Philadelphia 21st Decr 1781.
I have received your favor of the 19th inclosing A copy of the Contract for supplying the Post of West point & its dependencies. The quaeries & observations on it which follow are submitted to you.
1st Do the Contractors mean to supply only the Garrison of West point and the dependant Posts Which May amount to 3000 or 3500 Rations? or will they increase the supply to any number of Men Which may be requisite upon the North River upon due notice being given?
2d It seems to be implied that the Contractors are to extend their Contract to any number of Rations upon due notice given by the secretary at War, but in the fluctuating state of our Army how is the strength of it to be ascertained at any future period?
3d The Returns upon which the Rations are to be drawn, and which must be the Voucher from the Contractor to the Secretary at War & finally to the Financier, should be precisely determined to prevent disputes.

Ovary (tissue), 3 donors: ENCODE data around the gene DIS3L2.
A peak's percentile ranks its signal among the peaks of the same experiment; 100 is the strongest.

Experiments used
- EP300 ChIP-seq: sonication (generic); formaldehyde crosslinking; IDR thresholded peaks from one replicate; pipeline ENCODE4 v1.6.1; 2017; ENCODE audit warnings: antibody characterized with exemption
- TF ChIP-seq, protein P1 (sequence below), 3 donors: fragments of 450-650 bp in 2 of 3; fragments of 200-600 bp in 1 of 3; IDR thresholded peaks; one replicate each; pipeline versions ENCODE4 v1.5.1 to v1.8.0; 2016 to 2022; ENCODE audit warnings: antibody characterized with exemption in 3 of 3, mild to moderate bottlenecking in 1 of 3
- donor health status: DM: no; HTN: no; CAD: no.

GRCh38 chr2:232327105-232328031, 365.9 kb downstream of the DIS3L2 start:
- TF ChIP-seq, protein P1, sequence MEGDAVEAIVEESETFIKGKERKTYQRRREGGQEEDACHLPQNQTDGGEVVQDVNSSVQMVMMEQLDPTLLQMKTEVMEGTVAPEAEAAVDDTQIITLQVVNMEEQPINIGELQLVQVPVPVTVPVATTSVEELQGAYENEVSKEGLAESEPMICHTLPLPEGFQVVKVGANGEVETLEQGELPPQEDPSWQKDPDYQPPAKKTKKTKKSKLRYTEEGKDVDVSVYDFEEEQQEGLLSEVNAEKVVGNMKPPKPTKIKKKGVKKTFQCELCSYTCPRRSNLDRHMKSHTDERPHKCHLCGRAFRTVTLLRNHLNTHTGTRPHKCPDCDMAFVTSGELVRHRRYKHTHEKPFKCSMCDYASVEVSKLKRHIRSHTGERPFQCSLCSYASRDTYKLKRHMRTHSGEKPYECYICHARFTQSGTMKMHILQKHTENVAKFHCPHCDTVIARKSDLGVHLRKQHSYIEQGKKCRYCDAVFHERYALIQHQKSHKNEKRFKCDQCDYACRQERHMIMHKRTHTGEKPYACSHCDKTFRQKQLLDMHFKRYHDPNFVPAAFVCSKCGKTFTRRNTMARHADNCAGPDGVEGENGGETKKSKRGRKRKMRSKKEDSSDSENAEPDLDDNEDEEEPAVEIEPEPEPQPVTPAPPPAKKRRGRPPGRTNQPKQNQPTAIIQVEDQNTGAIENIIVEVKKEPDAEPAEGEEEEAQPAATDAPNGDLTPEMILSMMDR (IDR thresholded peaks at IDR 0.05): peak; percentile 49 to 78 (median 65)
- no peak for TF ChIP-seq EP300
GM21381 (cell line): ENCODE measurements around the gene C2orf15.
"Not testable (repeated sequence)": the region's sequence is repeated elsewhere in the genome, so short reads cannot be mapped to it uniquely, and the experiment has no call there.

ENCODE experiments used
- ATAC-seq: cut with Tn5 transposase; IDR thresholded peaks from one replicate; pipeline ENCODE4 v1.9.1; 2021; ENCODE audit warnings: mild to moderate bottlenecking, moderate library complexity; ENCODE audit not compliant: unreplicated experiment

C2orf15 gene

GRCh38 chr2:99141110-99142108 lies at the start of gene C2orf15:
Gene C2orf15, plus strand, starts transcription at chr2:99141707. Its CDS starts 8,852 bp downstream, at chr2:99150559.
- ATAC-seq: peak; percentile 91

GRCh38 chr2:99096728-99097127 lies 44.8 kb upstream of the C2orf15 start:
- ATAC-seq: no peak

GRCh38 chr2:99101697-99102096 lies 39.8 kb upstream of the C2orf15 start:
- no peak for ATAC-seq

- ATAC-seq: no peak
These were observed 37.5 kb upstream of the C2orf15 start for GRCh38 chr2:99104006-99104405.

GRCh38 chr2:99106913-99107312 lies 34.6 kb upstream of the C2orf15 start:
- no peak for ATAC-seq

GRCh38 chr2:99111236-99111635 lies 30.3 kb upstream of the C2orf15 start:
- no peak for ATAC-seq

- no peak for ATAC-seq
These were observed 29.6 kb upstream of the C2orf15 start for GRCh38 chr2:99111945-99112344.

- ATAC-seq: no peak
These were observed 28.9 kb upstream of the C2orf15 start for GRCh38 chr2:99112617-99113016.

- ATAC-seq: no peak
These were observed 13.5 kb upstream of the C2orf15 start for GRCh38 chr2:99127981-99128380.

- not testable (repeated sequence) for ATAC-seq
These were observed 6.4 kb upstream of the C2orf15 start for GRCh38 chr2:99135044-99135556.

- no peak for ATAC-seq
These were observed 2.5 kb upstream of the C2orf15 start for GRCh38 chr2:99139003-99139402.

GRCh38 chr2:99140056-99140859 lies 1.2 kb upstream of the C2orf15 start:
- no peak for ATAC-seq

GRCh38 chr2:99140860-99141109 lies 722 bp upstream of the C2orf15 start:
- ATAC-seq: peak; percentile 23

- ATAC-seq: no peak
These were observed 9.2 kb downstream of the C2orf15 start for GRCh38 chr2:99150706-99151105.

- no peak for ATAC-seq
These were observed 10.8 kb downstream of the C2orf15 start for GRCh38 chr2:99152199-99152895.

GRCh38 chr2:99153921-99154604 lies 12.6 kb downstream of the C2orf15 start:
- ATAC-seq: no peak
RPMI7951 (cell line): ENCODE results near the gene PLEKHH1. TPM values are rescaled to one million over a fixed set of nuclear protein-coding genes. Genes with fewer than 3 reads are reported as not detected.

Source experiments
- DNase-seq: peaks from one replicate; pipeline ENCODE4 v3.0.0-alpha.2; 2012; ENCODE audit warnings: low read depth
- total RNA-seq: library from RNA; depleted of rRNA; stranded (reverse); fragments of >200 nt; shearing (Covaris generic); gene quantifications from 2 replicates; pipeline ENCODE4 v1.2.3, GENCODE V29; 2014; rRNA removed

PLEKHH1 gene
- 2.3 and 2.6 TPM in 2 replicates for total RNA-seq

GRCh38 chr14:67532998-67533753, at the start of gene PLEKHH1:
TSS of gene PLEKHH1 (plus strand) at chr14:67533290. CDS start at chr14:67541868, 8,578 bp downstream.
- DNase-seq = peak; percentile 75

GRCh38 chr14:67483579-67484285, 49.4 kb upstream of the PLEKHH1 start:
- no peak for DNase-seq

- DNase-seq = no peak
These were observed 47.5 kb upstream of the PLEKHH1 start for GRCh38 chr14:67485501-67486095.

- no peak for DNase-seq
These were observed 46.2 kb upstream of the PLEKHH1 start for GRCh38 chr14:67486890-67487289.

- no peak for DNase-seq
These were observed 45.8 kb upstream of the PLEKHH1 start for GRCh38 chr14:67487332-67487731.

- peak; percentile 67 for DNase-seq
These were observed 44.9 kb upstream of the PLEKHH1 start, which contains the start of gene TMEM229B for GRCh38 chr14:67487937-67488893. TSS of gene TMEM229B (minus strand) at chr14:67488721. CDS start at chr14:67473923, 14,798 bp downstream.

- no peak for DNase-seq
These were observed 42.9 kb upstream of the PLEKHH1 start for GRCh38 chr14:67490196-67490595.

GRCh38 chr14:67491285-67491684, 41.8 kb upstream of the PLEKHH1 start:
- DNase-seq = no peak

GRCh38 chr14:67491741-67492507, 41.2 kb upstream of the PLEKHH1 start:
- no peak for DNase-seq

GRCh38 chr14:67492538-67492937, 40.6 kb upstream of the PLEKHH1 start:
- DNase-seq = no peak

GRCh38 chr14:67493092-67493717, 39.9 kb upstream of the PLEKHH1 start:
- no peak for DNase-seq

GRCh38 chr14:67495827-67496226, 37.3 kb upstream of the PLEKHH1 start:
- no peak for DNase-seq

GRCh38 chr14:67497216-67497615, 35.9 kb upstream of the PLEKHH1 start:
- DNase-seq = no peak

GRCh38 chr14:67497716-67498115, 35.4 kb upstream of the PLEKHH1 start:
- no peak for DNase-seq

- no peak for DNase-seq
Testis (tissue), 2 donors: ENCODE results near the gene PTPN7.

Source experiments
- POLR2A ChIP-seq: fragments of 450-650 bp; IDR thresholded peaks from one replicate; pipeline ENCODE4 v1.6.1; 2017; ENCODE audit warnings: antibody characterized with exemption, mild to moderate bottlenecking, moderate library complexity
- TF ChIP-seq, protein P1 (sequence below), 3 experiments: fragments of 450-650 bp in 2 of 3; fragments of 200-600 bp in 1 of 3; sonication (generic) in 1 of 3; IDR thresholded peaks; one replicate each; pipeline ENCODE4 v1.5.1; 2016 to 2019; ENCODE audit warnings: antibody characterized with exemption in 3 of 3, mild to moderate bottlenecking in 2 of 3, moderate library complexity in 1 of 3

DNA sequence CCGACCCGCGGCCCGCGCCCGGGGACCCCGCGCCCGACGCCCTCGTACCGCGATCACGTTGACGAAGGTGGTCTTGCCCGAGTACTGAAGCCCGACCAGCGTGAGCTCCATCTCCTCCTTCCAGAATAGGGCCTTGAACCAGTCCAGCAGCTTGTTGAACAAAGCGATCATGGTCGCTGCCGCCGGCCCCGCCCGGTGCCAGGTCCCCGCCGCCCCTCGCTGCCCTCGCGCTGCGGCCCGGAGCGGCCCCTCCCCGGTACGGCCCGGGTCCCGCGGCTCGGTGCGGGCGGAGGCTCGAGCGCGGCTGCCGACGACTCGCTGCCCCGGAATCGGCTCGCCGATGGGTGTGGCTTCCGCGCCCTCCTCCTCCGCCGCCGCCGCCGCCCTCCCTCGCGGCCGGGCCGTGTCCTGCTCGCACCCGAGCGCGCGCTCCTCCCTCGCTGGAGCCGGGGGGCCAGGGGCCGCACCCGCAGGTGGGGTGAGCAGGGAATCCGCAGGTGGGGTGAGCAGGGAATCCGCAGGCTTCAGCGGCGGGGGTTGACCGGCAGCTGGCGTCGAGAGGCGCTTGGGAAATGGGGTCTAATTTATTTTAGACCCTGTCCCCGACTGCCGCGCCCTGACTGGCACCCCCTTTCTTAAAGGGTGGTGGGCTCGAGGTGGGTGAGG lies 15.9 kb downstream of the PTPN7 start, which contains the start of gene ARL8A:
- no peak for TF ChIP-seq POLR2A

4th The value of Vegetables or other articles in lieu of Rum is to be adjusted, in case of dispute, by persons chosen as directed by the Articles of Contract—but would it not be better to fix a general value upon such vegetables as will be commonly furnished. They will be peas or Beans—Potatoes—Turnips—Onions—Suppose it should be in the Contractors power to furnish fresh Fish one or two days pr Week in the Season—what weight of Fish should be deemed equivalent to a pound of Meat?
Inclosed is the best Plan I have been able to devise for the Inspectorate department—It will require some dressing—if not alteration. Of one clause I am doubtful, for the season assigned, tho’ I am impressed, at the same time, with the necessity of proper checks. I am with much truth & regard—Dr Sir Yr most Obedt
P.S. I have this Instant received your Letter of yesterdays date with the Inclosure, & think such resolutions as you have suggested to Congress may be attended with salutary effect.
DLC: Papers of George Washington.